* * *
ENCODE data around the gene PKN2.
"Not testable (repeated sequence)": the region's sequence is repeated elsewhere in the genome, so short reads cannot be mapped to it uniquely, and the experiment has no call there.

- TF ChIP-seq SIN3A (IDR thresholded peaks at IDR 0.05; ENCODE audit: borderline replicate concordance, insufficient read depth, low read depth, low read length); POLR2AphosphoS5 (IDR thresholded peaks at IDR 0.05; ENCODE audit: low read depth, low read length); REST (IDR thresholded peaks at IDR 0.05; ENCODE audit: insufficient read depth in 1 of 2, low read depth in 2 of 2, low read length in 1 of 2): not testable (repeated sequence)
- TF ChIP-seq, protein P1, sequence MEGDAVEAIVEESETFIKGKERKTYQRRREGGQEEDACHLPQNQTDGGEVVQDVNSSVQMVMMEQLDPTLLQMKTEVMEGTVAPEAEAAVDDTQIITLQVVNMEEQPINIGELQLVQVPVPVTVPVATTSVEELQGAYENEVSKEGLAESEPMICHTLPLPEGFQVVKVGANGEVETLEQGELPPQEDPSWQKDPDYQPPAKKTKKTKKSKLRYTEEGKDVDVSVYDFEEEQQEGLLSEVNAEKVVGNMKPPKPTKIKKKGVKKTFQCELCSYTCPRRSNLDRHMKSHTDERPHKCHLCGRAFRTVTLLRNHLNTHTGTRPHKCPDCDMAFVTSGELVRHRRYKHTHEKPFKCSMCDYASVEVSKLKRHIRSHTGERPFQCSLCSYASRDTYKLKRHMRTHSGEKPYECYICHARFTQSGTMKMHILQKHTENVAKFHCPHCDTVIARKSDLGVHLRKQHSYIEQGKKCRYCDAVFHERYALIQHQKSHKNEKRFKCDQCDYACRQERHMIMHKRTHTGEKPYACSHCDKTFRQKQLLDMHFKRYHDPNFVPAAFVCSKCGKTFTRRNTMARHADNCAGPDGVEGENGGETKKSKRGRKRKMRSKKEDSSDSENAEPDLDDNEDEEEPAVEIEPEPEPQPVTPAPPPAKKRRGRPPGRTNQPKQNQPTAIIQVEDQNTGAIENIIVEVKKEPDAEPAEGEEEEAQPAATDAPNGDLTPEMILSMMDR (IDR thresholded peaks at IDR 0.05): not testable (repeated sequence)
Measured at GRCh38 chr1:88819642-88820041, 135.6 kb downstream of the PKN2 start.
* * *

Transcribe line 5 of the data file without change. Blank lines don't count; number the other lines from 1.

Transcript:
Measured at GRCh38 chr1:88819642-88820041, 135.6 kb downstream of the PKN2 start.